Arroz Con Pollo
|Posted by Manila Mail under Evelyn's Kitchen|
By Evelyn S. BunoanI have published this simple dessert some years ago and yet I still occasionally receive requests to republish, especially after serving this at my parties. This easy-to-make and delicious recipe can be made either light or heavy, depending on the amount of gelatin you use. The lighter version can be served in a martini glass with your favorite fruit garnishing, and with barquillos (rolled crunchy wafers) to pamper yourself. The heavier version can be served in a platter for your guests to scoop or slice. Here is the recipe for the heavier version of mango mousse.
3 cups mango nectar (available at any Asian grocery stores)
1/2 cup sugar
3 tablespoons unflavored powdered gelatin
1 cup whipping cream
3-4 drops yellow food coloring (optional)
1/4 cup fresh ripe mango bits (optional)
Garnishing: Thin slices of ripe mango and/or mint leaves
Needed: 1 round aluminum pan, 8 inches in diameter
Mix 1 cup mango nectar and gelatin until dissolved. Whip in the whipping cream and yellow food coloring until smooth and well-blended.
Whisk the rest of the mango nectar and sugar together and warm in the microwave oven for one minute or so. If using a conventional stove, just barely simmer this mixture. Combine this mixture with the other mango mixture above (mango nectar, gelatin, yellow food coloring and whipping cream).
Lightly grease the pan and pour the mixture into the pan and mix in the optional mango bits. Chill until it sets for at least an hour or two. Loosen around the edges of the mousse with the tip of a knife and turn upside down into a flat serving dish. Slice into 8 pieces and garnish before serving.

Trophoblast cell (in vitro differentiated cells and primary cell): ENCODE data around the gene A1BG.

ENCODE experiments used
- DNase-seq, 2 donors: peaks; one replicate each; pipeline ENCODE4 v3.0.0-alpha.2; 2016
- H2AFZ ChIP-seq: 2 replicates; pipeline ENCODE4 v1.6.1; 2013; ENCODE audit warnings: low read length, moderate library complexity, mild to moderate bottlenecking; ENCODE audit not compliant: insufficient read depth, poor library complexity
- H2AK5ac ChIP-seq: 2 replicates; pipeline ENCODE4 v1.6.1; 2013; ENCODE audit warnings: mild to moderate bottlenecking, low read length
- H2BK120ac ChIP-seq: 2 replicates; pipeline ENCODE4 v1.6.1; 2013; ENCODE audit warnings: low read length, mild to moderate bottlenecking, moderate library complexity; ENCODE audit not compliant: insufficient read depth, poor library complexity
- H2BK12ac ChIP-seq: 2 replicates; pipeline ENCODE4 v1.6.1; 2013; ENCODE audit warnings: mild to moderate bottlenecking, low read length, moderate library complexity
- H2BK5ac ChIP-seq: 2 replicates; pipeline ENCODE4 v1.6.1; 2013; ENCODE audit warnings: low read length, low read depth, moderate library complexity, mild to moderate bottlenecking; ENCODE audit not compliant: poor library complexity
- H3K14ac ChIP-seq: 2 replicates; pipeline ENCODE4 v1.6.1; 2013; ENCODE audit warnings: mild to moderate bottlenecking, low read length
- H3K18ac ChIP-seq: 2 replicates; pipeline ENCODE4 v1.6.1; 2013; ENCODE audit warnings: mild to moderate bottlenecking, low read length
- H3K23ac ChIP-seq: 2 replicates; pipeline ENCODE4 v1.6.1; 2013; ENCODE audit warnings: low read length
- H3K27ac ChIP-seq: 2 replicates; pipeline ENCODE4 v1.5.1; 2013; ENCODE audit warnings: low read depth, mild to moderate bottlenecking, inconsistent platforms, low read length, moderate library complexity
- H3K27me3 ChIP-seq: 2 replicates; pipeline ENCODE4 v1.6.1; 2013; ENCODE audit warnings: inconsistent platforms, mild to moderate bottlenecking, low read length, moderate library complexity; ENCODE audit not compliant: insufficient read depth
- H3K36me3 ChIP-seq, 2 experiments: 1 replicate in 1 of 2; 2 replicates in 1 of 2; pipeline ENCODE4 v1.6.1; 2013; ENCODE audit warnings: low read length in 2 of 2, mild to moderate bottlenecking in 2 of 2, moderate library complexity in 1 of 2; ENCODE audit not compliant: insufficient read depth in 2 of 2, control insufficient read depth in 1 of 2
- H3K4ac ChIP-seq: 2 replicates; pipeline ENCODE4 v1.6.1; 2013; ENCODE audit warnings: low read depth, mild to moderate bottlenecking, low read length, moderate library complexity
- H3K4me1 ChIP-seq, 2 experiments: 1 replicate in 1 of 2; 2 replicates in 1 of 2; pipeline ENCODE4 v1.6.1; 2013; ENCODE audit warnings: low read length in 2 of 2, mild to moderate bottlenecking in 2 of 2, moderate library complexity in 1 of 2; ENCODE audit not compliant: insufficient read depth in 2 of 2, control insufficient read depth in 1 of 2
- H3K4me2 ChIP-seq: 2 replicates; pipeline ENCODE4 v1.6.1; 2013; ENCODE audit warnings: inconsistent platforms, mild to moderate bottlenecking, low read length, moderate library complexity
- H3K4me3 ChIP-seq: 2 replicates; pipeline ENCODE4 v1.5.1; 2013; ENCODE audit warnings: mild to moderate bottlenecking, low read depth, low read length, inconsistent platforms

As I always point out in my cooking class, your refrigerator is a good breeding ground for bacteria. It is also a good source of foul odor especially when food gets spoiled. Some food, especially those that are stir-fried and half-cooked dishes spoil in two to three days. It is therefore a healthy practice to clean and organize the refrigerator at least once a week. It wouldnt hurt to put a small opened box of baking soda in a corner of your refrigerator to absorb some of the odor.
After squeezing lemon or lime, save the halves to use in other cleaning chores like cleaning around the sink to eliminate odors, or to rub your hands with to get that lemony fresh smell, especially after handling seafood.
Editors Note: Master Chef Evelyn: 100 Most Influential Filipina Women in the U.S., 2009, Filipina Womens Network; Owner, Philippine Oriental Market & Deli, Arlington, Virginia; Founder and President of CHEW (Cancer Health Eat Well), a foundation to help and cook pro-bono for Filipino-Americans who are afflicted with cancer and other serious illnesses; Culinary writer, master baker and cake designer (kitchen-tested and mastered more than 400 recipes, and counting); Member, International Cake Exploration Society, Member, Les Dames dEscoffier International, Washington DC Chapter; Master Chef, French Cuisine and Patisserie, Cordon Bleu, London, U.K.; Host of the cooking show “Evelyns Kitchen Cooking with Friends”